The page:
In 1984, Arnold Schwarzenegger starred as the title character in a movie that would turn into a massive Hollywood franchise, Terminator. Schwarzenegger's character is a cyborg covered in human skin, a killing machine. The film went on to have two sequels over the next 20 years, and now is about to start a new chapter on television as a series titled Terminator: The Sarah Connor Chronicles.

As the name indicates, the series will not focus on Arnold's model of cyborg, who in the first movie is sent back in time to assassinate Sarah Connor, but rather on Sarah herself. In the original film, Sarah was informed that she was destined to give birth to the savior of mankind, John Connor (something Arnold was sent back to stop from happening). Sarah, understandably, struggled greatly with that knowledge and with learning that machines were going to wipe all but a small percentage of humanity off the face of the Earth.

By the second film Sarah had changed significantly. She had given birth to John but had also been committed to a mental institution. Her attempt to tell authorities about Judgment Day, the day on which the machines would take over, led them to believe she was less than stable. Sure, it sounds crazy, but in the Terminator universe it was accurate. This new series, The Sarah Connor Chronicles, takes place after the events of Terminator 2, but before those of Terminator 3 (actually, the producers stated at the press tour that they are operating in a world in which Terminator 3 does not exist).

The series stars Lena Headey in the title role, which was played by Linda Hamilton in the films. Chronicles finds Sarah on the run with John (Thomas Dekker), attempting to live off the grid, teaching John everything that he will need to know in order to save humanity, and keeping a watchful eye out for Terminators. Terminators do of course arrive, and just like in Terminator 2 and Terminator 3, they come as a set, one good, one evil. Sarah and John's protector is Cameron (Summer Glau) and their would be assassin is Cromartie (David Kilde). Thus, the relative calm that Sarah and John had known for years is broken, and their fight for survival ramps up.

The new series boasts some good looking effects and a fun cast, most notably Summer Glau from the sci-fi cult hit Firefly. Glau's resume also includes a recurring role on the recently canceled USA show The 4400. Headey starred in The Cave and more recently in 300, while Dekker is most known for his recurring role on the first season of Heroes.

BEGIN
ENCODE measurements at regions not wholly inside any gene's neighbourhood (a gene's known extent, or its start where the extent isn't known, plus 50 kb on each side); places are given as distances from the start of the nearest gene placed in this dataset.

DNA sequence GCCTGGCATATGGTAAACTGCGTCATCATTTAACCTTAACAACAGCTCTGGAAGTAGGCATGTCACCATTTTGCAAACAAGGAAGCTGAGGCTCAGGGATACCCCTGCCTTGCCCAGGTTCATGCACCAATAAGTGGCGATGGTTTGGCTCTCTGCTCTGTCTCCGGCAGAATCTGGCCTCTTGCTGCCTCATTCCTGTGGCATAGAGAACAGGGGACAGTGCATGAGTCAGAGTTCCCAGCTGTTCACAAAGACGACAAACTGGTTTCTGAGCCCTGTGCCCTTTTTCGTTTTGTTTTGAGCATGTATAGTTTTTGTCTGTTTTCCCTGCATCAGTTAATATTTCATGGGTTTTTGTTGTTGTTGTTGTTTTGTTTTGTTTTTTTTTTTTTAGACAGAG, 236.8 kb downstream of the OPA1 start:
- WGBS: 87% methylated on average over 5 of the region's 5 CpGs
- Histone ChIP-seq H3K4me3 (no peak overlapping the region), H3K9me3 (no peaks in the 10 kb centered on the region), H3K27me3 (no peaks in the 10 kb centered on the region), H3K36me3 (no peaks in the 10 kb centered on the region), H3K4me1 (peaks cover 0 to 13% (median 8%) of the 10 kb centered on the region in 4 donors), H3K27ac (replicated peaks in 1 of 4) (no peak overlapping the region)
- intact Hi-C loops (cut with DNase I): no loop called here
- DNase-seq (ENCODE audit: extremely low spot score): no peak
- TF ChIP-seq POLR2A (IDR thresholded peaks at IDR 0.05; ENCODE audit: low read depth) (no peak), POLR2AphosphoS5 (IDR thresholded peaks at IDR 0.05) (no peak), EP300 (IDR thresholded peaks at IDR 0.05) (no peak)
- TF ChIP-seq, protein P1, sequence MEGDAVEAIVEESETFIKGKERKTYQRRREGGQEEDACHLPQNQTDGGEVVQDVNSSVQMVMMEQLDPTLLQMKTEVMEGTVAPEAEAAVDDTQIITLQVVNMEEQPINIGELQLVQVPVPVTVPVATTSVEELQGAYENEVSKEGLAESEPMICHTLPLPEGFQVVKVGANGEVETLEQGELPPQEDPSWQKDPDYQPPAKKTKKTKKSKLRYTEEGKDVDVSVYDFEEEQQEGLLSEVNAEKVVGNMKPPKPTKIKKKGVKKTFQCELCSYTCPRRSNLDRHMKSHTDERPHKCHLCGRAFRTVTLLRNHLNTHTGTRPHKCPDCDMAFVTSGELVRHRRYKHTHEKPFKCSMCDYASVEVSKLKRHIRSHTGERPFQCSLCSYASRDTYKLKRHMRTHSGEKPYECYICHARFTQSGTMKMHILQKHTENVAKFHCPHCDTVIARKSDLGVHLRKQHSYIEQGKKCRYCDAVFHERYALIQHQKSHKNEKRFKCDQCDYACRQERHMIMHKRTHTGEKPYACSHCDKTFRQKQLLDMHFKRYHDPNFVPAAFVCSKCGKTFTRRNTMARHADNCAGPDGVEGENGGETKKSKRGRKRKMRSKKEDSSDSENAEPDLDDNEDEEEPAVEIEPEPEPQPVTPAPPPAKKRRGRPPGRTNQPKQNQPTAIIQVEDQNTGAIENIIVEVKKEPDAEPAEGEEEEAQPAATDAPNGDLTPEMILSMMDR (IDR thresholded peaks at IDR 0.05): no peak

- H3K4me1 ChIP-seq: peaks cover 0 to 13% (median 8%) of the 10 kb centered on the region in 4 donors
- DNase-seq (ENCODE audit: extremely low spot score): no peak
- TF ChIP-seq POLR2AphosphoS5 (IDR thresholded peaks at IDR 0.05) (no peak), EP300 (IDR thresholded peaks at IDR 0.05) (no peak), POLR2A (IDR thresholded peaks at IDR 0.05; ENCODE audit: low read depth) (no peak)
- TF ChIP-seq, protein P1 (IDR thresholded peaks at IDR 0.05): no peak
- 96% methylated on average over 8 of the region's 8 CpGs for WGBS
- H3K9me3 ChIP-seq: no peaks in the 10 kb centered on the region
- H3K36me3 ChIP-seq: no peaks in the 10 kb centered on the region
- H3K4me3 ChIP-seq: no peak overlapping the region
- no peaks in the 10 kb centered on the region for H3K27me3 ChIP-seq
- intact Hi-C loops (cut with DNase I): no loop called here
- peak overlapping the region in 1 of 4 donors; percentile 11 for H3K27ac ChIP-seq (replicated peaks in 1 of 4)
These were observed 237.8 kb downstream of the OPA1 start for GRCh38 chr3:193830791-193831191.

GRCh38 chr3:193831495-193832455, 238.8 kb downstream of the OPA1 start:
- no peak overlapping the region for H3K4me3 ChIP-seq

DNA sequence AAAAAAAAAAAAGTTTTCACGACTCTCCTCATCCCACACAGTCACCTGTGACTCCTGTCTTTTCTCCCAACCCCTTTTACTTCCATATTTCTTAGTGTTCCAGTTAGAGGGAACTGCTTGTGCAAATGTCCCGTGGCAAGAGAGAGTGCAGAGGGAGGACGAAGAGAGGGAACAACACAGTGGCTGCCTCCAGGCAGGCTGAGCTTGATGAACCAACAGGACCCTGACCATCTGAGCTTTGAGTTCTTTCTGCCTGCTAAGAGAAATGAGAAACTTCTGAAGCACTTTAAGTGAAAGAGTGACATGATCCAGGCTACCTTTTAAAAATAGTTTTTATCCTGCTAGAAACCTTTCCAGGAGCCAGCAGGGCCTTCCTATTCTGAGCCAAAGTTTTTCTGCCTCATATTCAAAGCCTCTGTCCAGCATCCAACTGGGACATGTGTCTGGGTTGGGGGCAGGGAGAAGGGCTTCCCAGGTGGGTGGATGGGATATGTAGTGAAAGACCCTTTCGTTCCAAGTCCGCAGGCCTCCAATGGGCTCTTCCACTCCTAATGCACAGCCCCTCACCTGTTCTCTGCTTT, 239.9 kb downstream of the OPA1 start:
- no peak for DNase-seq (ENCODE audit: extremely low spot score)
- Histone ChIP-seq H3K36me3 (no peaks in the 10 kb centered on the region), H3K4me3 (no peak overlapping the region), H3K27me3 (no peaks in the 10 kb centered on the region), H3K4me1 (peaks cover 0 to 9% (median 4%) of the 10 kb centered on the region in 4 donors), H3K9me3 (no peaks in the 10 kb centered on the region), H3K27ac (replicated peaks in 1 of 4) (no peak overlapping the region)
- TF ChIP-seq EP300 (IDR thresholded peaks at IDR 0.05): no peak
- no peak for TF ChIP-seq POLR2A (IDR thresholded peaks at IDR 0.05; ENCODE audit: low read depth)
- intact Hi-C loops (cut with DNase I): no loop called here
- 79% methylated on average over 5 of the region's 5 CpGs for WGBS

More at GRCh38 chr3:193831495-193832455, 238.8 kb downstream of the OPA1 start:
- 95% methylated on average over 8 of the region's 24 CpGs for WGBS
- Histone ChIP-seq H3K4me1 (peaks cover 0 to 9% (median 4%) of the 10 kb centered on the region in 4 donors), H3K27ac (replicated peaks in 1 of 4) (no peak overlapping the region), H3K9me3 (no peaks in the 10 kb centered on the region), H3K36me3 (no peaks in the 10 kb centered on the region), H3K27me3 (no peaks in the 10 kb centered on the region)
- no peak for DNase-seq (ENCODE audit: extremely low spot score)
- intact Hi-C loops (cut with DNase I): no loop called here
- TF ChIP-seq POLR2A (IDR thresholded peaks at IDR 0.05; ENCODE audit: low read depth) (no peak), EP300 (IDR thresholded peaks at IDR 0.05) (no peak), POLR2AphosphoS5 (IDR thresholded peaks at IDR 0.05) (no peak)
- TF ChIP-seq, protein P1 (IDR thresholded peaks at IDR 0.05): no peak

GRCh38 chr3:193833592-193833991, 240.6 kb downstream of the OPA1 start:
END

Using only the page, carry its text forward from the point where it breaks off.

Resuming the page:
The plotting of the pilot is fast-paced, leaving the viewer little time to think. Sadly though, the few lulls it does have allow the gaps in logic to seep through. Despite supposedly being an expert at hiding herself, after running away from her new fiancé Sarah moves with John to a new town and yet fails to change identities. Cameron calls her on this in the show, but Sarah never provides a suitable explanation. The mistake may have been necessary for the producers to allow Sarah and John to be tracked by Cromartie, but that still doesn't explain Sarah's action, or lack thereof.

Additionally, without giving away too much about what happens at the end of the episode, the manner in which the good guys momentarily escape Cromartie is wholly unsatisfying. Even in a universe that follows its own sort of logic, their escape route is hugely unbelievable.

All time travel stories have their own quirks and idiosyncrasies; they all seem to have plot holes and issues with circular logic. The Terminator mythology is no different. Yet, between changing model numbers, flaws in its own rules for time travel, and a drastically changing message through the years, the franchise has still been hugely successful. In no small part this is due to Arnold Schwarzenegger's star power.

It will be possible for The Sarah Connor Chronicles to succeed, but first the audience must accept a Terminator universe without the most famous Terminator of them all. The pilot makes a good case for the construction of such a universe. The two main questions now are whether the audience will give it a chance and whether the storyline will be compelling.

Some of the plot in the pilot makes it feel very much like Sarah is determined to keep reliving moments from Terminator 2 over and over again. Doing so will inevitably only lead to frustration on the part of the audience and unfavorable comparisons to the big screen version. However, if the series moves on and stays compelling, I not only think it has a chance, I hope it succeeds.